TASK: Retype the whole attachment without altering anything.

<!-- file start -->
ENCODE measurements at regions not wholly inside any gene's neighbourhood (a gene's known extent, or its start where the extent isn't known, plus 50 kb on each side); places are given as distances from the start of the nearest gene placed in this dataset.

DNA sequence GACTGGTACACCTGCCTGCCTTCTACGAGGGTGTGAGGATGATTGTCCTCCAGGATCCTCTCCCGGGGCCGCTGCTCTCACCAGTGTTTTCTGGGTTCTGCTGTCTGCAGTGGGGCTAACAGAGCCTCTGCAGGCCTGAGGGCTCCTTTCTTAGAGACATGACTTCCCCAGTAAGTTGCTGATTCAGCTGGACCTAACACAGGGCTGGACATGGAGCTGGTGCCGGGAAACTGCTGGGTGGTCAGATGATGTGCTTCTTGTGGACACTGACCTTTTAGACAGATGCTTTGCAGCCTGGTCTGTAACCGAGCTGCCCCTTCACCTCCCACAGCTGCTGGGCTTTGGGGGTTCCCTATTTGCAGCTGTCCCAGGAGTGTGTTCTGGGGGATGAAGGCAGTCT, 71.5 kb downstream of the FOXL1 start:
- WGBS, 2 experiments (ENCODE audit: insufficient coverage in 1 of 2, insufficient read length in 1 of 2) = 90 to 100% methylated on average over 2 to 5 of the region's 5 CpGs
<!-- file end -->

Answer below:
ENCODE measurements at regions not wholly inside any gene's neighbourhood (a gene's known extent, or its start where the extent isn't known, plus 50 kb on each side); places are given as distances from the start of the nearest gene placed in this dataset.

DNA sequence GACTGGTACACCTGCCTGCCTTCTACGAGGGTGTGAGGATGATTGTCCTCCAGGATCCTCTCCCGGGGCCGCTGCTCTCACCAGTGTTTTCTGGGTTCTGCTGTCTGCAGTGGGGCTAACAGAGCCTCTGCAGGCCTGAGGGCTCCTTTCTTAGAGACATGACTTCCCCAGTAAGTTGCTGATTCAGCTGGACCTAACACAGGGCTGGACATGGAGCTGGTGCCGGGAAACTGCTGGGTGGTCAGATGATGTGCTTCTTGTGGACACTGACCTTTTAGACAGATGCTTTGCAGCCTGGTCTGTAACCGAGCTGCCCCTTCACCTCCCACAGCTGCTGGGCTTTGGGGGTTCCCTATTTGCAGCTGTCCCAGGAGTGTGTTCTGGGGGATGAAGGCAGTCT, 71.5 kb downstream of the FOXL1 start:
- WGBS, 2 experiments (ENCODE audit: insufficient coverage in 1 of 2, insufficient read length in 1 of 2) = 90 to 100% methylated on average over 2 to 5 of the region's 5 CpGs